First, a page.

Green J’s decision on the first legislative issue
Mr Justice Green stated that the meaning of the “public health function exception” in Section 1H(2) was ambiguous in and of itself. As such it had to be interpreted purposively. He would interpret it with the assumption that the legislature “did not intend to legislate so as to produce a result which (i) is inconsistent with the statutory purpose or (ii) makes no sense or is anomalous or illogical.”
He noted that the public health functions conferred on local authorities and the Secretary of State by the 2006 Act were defined so as to “cover just about all of the possible activities, tasks and functions that the Secretary of State or a local authority could conceivably perform in relation to the provision of a health service”.
He went on, “There is no logical way of construing Section IH(2)” in the way suggested by NHS England. It would mean ignoring the extremely broad meaning of public health functions set out in other parts of the 2006 Act, and giving the phrase “public health functions” its own separate meaning in section IH(2), and one very different to the meaning provided in other parts of the Act. Such an anomalous meaning would have to be spelled out expressly, not through implication. “I do not find it credible that for such an important issue as preventative medicine Parliament would have created a carve-out which came about through a very far from obvious drifting side-wind”.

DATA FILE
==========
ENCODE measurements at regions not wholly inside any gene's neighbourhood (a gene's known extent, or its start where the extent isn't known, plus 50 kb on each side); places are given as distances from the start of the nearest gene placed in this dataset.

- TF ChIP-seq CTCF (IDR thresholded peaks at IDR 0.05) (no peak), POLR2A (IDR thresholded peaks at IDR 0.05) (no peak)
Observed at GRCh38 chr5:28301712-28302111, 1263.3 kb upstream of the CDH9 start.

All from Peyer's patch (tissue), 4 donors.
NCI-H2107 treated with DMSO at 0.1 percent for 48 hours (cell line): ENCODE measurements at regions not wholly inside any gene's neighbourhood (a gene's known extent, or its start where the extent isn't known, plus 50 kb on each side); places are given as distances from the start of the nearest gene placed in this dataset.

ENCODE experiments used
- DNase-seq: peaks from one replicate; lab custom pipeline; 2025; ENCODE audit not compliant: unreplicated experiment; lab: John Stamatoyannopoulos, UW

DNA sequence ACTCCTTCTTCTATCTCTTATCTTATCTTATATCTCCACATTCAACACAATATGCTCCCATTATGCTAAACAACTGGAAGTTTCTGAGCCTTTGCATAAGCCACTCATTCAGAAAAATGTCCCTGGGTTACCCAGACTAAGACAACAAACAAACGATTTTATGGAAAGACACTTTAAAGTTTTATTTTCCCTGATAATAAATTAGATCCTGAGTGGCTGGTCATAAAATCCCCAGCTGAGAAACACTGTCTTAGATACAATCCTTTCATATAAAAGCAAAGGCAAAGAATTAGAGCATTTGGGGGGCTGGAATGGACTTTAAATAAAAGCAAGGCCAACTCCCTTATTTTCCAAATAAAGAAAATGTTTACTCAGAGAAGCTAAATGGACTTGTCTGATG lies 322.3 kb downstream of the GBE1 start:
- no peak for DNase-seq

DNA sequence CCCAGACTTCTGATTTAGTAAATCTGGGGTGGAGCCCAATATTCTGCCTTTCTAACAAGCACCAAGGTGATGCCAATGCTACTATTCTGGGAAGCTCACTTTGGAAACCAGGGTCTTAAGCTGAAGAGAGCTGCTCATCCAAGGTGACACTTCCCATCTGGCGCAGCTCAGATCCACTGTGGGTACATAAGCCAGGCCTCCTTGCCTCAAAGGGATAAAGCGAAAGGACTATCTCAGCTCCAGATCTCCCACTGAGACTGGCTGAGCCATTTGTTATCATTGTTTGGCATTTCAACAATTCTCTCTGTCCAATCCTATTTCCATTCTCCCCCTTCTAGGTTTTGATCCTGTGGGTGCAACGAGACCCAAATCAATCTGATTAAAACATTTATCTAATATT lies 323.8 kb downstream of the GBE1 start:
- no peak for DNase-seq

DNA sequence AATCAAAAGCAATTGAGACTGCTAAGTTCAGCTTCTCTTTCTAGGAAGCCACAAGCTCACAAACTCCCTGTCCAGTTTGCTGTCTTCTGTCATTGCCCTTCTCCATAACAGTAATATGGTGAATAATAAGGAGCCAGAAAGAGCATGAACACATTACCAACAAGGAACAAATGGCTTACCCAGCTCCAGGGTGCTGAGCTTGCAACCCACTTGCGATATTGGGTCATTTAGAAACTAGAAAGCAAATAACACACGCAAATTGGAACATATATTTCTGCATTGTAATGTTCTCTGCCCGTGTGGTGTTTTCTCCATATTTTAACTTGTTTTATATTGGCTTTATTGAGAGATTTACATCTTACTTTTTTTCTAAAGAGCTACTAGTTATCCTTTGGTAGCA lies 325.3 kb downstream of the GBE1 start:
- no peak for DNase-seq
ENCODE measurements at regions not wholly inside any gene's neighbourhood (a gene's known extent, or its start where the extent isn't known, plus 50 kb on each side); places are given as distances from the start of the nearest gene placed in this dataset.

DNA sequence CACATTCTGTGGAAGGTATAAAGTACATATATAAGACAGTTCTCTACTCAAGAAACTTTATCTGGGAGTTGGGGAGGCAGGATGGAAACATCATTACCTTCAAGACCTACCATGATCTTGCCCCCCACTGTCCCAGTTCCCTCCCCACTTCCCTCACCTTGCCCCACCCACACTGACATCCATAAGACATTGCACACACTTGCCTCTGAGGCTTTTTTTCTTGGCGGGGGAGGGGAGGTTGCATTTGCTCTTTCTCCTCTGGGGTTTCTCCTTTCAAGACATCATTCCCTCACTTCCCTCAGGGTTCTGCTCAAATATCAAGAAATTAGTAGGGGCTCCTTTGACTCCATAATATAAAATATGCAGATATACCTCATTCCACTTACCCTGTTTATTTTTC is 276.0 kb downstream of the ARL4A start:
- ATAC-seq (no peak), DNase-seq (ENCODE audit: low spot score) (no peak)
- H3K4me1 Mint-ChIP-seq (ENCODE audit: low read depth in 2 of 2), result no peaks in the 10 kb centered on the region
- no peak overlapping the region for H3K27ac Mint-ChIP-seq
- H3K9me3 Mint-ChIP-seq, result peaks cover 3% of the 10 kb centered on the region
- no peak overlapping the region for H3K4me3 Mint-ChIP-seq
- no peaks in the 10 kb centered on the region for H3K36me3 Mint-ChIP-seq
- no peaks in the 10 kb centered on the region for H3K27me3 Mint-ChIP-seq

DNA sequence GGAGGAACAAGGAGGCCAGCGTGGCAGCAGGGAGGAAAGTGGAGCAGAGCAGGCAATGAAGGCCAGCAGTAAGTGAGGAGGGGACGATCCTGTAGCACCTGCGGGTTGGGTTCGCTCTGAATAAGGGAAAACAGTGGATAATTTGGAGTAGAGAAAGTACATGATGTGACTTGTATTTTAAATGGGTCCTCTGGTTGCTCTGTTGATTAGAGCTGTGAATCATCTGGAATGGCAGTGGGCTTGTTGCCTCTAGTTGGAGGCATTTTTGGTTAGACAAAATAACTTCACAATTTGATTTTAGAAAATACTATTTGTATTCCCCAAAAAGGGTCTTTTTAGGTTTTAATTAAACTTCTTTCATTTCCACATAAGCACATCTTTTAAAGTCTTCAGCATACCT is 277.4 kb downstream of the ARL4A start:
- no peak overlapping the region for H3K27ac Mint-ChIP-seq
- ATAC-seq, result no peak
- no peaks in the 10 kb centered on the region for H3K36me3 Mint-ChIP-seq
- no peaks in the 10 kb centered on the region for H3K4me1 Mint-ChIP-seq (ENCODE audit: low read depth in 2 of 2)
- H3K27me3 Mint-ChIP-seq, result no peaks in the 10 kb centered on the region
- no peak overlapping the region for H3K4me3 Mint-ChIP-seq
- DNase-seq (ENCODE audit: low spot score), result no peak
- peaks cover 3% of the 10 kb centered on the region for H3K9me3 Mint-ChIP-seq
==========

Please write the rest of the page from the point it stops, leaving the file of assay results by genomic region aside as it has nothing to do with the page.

In addition, if NHS England’s interpretation of the section IH(2) ‘exception’ was preferred: it would lead to the conclusion that NHS England lacked any power to commission any preventative medicine (and indeed any health service targeted at the public or subsets of it, rather than specified individuals). Mr Justice Green could not accept this. It was inconsistent with many parts of the NHS Act, which emphasises NHS England’s role in prevention. The 2006 Act requires NHS England to act in a way that promotes the NHS Constitution. That states the need to devise services that “prevent” physical and mental health conditions.